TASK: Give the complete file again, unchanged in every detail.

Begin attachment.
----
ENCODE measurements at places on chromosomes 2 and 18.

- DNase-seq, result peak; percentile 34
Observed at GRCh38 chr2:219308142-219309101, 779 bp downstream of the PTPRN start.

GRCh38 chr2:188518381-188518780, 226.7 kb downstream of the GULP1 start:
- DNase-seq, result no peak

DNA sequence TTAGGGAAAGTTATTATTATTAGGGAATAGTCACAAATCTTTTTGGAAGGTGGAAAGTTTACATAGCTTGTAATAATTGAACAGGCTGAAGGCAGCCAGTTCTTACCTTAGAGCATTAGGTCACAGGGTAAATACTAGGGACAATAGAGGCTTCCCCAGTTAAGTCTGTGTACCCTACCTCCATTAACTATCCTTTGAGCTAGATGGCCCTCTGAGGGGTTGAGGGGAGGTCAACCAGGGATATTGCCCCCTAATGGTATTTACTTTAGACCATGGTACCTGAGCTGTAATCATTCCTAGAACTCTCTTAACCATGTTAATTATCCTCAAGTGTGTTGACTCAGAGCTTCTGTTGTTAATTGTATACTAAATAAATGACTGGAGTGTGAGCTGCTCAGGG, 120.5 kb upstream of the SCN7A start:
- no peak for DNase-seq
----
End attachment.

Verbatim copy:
ENCODE measurements at places on chromosomes 2 and 18.

- DNase-seq, result peak; percentile 34
Observed at GRCh38 chr2:219308142-219309101, 779 bp downstream of the PTPRN start.

GRCh38 chr2:188518381-188518780, 226.7 kb downstream of the GULP1 start:
- DNase-seq, result no peak

DNA sequence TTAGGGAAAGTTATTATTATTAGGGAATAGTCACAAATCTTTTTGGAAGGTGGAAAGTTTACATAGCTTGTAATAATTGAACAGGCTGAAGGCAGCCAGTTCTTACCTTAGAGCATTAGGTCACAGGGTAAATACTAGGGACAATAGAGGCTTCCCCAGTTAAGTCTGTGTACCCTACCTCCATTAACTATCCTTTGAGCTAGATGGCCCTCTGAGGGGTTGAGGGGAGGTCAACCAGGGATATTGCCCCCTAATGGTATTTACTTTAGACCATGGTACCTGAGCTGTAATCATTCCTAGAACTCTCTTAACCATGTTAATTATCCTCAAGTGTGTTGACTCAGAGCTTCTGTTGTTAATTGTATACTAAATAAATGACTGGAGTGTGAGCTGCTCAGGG, 120.5 kb upstream of the SCN7A start:
- no peak for DNase-seq